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Amy Sherman-Palladino remembers her first encounter with Phillips.
“The first time I saw her perform, I saw her at the Roxy,” the Gilmore Girls creator and executive producer recalls. While Phillips’ work has always been uniquely cinematic, never was this more utilized than when Palladino sought out Phillips to score the music for the hit series, Gilmore Girls. Phillips jaunty guitar chords and Beatlesque “La-la-la-la-la-la-la=la-la” refrains were as integral as the chemistry between stars Lauren Graham and Alexis Bledel, as compelling as the caffeinated, pop culture-referencing banter. It was like a third character.
“She stood up there in all of her black,” Sherman-Palladino continues, “and she’s got that blonde hair and that pixie fairy face, and she stands there and she’s looking at the audience like ‘I fucking hate you people. There was nothing she said to the audience, there was just a presence.
“And when I met her, I’m like, ‘My God, you hated us!” She’s like, ‘What?!’ And if you meet Sam…she’s a delight! And yet there’s this gravitas to her onstage. Like there’s this whole other side to her that is melancholy and angry, and it’s wry and it’s ethereal and it’s not full of shit. It’s serious stuff. Her voice might be my most favorite female voice ever. It’s kind of like Joan Didion’s writing to me. It’s a little, um…haunted.”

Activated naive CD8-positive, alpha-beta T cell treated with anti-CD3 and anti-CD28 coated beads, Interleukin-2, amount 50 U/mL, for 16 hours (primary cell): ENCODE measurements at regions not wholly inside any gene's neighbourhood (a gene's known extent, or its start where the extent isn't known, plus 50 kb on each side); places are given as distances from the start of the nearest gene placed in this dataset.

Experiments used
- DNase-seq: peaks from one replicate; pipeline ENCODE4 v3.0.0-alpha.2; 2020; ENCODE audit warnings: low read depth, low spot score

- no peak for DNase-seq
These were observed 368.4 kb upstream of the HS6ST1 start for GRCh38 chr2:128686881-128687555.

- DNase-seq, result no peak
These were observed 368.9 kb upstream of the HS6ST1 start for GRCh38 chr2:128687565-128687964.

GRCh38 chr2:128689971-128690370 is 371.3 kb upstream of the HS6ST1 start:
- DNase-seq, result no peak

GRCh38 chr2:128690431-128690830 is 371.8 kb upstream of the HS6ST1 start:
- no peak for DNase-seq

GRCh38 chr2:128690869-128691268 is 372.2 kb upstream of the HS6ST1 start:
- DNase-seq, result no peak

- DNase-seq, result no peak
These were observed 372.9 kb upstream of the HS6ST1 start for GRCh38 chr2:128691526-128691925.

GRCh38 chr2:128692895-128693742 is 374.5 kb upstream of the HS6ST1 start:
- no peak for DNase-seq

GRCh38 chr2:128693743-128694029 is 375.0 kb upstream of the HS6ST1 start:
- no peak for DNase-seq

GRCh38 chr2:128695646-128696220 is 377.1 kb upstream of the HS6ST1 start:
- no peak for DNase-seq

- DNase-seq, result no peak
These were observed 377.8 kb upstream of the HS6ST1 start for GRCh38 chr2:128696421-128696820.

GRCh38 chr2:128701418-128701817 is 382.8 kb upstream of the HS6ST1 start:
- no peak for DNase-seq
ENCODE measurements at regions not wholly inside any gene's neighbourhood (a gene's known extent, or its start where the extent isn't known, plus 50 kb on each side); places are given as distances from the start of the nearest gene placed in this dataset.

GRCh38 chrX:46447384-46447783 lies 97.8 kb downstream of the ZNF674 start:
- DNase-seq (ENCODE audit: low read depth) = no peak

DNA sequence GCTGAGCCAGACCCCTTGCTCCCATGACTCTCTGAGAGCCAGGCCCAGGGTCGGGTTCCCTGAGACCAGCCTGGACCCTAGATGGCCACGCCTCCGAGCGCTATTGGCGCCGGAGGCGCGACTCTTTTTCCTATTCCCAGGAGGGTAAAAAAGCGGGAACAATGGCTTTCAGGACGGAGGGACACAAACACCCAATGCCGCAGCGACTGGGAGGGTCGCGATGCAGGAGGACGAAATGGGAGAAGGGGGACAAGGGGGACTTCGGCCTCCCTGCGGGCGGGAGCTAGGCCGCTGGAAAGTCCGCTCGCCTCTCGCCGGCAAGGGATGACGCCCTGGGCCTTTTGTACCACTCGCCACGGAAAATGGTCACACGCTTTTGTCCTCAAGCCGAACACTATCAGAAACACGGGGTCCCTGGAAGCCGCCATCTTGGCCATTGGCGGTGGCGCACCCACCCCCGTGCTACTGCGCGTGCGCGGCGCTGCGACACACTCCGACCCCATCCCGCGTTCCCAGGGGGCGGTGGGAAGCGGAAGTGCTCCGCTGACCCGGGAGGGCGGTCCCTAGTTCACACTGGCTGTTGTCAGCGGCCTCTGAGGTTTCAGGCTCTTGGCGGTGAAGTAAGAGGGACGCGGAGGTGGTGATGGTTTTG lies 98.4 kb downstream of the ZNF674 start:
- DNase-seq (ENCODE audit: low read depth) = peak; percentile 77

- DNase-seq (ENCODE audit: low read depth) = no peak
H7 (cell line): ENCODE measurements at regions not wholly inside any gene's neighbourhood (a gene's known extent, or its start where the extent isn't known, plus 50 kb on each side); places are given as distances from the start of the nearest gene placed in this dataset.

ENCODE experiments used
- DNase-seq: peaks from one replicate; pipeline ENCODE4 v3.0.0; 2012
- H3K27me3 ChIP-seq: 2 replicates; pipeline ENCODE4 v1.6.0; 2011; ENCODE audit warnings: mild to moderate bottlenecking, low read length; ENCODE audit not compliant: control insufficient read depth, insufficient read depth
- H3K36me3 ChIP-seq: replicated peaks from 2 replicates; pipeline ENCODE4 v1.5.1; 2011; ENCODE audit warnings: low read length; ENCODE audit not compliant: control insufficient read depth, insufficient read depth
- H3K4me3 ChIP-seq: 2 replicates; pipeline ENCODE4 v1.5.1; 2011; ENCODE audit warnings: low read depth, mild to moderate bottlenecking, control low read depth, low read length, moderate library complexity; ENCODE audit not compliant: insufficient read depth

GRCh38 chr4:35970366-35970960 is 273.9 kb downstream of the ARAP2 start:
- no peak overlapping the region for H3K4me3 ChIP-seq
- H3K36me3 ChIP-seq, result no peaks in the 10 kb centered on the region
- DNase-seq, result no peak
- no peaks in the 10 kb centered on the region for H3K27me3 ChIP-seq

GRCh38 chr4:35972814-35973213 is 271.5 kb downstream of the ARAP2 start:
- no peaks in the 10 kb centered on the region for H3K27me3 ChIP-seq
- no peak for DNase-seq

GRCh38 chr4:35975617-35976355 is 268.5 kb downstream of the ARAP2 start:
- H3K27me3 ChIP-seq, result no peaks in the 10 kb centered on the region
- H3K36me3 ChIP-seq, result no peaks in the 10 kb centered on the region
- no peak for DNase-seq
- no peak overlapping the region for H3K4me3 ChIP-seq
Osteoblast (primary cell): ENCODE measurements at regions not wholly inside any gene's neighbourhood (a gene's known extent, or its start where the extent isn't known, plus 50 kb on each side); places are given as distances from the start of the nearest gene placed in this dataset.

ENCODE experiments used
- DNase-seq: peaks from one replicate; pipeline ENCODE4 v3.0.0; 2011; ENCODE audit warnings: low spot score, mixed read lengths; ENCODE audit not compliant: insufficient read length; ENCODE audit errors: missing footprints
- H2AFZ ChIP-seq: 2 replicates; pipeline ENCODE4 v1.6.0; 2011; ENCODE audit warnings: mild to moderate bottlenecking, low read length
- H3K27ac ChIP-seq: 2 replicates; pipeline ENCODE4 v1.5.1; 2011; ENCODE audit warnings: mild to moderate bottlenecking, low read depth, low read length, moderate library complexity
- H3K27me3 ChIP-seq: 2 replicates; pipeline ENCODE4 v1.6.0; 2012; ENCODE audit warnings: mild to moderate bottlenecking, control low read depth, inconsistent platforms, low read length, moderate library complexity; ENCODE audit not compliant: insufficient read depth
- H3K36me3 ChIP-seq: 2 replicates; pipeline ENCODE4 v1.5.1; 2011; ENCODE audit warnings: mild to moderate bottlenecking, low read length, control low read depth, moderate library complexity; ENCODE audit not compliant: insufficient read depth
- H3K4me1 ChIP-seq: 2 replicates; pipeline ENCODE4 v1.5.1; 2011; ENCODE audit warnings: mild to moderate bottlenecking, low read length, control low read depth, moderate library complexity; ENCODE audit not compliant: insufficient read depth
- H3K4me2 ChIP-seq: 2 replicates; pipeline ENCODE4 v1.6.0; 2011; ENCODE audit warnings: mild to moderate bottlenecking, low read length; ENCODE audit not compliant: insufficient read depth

It’s music that’s still haunting Sherman-Palladino. She tapped Phillips once again to score her Amazon hit The Marvelous Mrs. Maisel.
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FOSTER: So I talked to Amy.
PHILLIPS: You did?!
And she mentioned you onstage.
[Laughs] She said I didn’t move and I didn’t smile and she thought I was so scary. She always teases me about that. When they got a deal to do Gilmore Girls, they called and I met with them, and they wanted me to do the music, which was really left field, because I had never thought of doing something like there. I’m so glad I did it, because I grew to really love the show and Amy and Dan [Palladino, Amy’s partner in work and in life] and their scripts and their directing. It really grew into something lovely.
I’m noticing a theme here. Amy sees you in concert and you scare her, and isn’t that how you got that part in Die Hard? John McTiernan saw your Martinis and Bikinis cover and thought you looked so…
[Laughs] Yes! He thought I would make a good German terrorist. My mother probably thought that, too.
Buy the way, thanks for not playing “Don’t Do Anything” at your show the other night. To me, that song is the most dead-0honest expression of unconditional love I’ve ever heard, and it just brings me to tears almost every time I hear it. If you would have played it, I would have lost it. Seriously.
Thank you so much for telling me that. That’s so funny because the Section Quartet did a show at Largo, and they invited me to do a couple of songs. Jon Brion was at the show, and he said, “I’m gonna do a song that is one of the best love songs I’ve heard in a year.” And he plays “Don’t Do Anything’” And I was crying because I respect Jon so much. He’s a huge Beatles fan and is very particular about what he respects in music. I meant it that —it’s a really dead-honest expression of love. And I’m so glad it meant something to you. I don’t want to be famous or anything like that or sell millions of records, but I do want to be able to connect, and so when I can hear things like that from you, that’s the reason I’m doing this.
Sam Phillips lives and works in Los Angeles. Her latest work, a mini-album called Human Contact Is Never Easy is available on iTunes, amazon music, band camp, and from her store at samphillips.com. A full album will be out later this year.